SALT LAKE CITY – Teacher turnover in Utah after eight years in the classroom could be as high as 56 percent, a soon-to-be-released report suggests.
The report indicates that teacher turnover is greater than previously understood, Sydnee Dickson, state superintendent of public instruction, told the Utah Legislature’s Public Education Appropriations Subcommittee Tuesday.
“We’ve been saying about 48 percent of our teachers were leaving in the first five years. We think you’re going to see some numbers that are more like 58 percent,” Dickson said.
The turnover contributes to a teacher shortage and precious education dollars, she added.
http://gousoe.uen.org/8R9 (DN)

http://gousoe.uen.org/8Rl (KSL)

 

Solving Classroom Problems: Top preparation issues to watch during …

When Utahns were polled final Nov seeking them to arrange their legislative priorities, preparation came out on top. But a regulation were zero new or surprising-polls taken over a years have consistently reported that Utahns wish preparation to be a tip legislative priority. Yet a state’s education-related troubles persist. From worrisome clergyman influence rates to swarming classrooms to low (lowest in a country, actually) per-pupil funding, Utah’s preparation attention is not a splendid mark in a state’s differently unequivocally strong economy.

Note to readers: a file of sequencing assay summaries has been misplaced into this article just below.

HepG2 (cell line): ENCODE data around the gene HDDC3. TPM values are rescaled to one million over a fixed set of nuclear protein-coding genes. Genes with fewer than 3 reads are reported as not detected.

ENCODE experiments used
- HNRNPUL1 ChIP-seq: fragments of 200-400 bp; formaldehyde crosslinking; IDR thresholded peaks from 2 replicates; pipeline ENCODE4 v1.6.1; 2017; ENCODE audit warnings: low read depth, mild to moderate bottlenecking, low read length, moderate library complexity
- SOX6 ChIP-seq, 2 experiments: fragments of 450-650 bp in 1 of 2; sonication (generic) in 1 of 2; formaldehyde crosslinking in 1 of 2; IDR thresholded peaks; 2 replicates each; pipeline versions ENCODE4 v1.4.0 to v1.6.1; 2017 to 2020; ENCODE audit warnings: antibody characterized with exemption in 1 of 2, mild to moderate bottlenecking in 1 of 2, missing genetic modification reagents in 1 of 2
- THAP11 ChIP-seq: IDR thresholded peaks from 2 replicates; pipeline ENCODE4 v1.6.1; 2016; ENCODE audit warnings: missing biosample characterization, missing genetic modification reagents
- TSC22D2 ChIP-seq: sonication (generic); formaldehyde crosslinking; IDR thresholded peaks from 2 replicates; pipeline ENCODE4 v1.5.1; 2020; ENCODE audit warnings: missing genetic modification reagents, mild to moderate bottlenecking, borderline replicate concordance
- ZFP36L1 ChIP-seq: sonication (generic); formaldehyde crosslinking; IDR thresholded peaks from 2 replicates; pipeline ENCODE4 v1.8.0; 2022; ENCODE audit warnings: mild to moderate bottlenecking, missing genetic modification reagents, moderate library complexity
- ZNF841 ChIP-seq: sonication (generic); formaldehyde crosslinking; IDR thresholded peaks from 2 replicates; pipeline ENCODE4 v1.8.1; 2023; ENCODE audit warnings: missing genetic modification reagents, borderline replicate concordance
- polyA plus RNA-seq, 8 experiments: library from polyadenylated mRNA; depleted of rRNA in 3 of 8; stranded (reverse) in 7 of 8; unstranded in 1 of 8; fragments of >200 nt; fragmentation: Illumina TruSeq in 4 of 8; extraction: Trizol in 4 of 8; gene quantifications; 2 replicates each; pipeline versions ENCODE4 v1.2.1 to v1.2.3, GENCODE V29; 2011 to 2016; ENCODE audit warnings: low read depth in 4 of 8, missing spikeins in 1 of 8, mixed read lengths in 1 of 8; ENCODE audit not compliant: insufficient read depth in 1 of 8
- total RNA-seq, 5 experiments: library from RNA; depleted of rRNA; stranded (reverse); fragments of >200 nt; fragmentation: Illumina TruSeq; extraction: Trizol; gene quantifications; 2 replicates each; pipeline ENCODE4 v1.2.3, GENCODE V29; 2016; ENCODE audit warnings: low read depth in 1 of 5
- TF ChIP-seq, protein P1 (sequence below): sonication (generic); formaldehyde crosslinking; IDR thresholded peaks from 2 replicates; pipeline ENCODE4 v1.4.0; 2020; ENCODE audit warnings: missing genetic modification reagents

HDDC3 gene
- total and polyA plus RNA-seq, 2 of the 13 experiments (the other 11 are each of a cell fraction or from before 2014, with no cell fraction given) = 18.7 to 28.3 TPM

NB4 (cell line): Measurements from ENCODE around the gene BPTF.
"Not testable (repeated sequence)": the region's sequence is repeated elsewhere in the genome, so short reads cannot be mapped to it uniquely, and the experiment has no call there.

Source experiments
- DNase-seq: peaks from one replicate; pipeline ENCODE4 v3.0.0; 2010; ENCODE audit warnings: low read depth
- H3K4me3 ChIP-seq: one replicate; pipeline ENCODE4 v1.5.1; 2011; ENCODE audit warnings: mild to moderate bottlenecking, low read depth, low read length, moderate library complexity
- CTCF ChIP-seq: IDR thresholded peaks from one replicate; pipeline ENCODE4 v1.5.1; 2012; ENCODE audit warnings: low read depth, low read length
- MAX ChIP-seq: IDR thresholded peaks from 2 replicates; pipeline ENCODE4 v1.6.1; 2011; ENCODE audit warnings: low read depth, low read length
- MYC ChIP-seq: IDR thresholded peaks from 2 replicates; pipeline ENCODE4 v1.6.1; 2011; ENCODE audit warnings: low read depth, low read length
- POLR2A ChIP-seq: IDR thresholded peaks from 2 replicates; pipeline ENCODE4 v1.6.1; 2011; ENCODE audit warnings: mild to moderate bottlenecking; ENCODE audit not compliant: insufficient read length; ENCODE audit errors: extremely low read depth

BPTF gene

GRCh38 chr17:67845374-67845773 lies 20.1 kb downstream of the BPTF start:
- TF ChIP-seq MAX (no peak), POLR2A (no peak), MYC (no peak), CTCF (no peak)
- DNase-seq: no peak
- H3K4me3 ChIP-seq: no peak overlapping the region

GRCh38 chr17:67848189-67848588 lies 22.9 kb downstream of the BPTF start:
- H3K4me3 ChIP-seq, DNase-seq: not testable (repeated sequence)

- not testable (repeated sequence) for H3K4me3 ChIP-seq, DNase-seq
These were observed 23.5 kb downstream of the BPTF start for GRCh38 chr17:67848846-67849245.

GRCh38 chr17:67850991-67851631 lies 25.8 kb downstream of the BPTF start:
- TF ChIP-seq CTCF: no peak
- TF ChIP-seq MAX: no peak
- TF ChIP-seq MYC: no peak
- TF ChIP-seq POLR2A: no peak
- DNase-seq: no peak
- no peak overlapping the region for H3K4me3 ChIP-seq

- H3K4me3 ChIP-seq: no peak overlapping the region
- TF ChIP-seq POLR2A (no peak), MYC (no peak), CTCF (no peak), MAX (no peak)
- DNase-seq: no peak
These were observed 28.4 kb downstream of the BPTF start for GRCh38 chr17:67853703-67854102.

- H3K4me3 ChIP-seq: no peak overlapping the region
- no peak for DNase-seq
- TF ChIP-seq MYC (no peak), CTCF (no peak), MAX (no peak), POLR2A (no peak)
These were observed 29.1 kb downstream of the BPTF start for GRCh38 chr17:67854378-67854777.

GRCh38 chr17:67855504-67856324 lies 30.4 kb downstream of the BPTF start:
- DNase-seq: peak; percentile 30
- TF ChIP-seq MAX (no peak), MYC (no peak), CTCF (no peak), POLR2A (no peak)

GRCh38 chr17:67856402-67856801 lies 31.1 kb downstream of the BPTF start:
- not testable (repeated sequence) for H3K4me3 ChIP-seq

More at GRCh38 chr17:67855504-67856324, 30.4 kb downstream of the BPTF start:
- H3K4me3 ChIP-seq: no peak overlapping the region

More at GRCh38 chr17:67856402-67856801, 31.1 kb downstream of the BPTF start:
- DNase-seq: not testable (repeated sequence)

Each legislative session, Utah’s 104 legislators have an event to raise a state’s K-12 and aloft preparation classrooms, though a charge is easier pronounced than done. Similar questions sojourn year after year: Will preparation accept a financial boost? How can we attract and keep some-more teachers? How can record be reasonably used in a classroom, and can we find a bill for it? The list goes on and on.
As Utah’s 45-day legislative event opens on Monday, Jan. 23, there’s a lot for a state’s legislators to consider, and preparation is only one of many dire issues to debate-but it’s an critical one. Here Sen. Ann Millner, R-Ogden, former Weber State University boss and member of a parliament preparation committee, shares what she thinks will be a tip 5 preparation issues adult for contention during this year’s session.
http://gousoe.uen.org/8Rb (Education News)

3 bills intended to better facilitate special education services head to Senate

SALT LAKE CITY – When Alyson Eddie wanted to transition her son from a private preschool to a public school kindergarten class, enrolling him in school was not as simple as filling out a few forms at the neighborhood school.
Holden, now 6 years old, was diagnosed with autism as a toddler and needed to be evaluated so that the school district could place him in the most appropriate educational setting for his needs.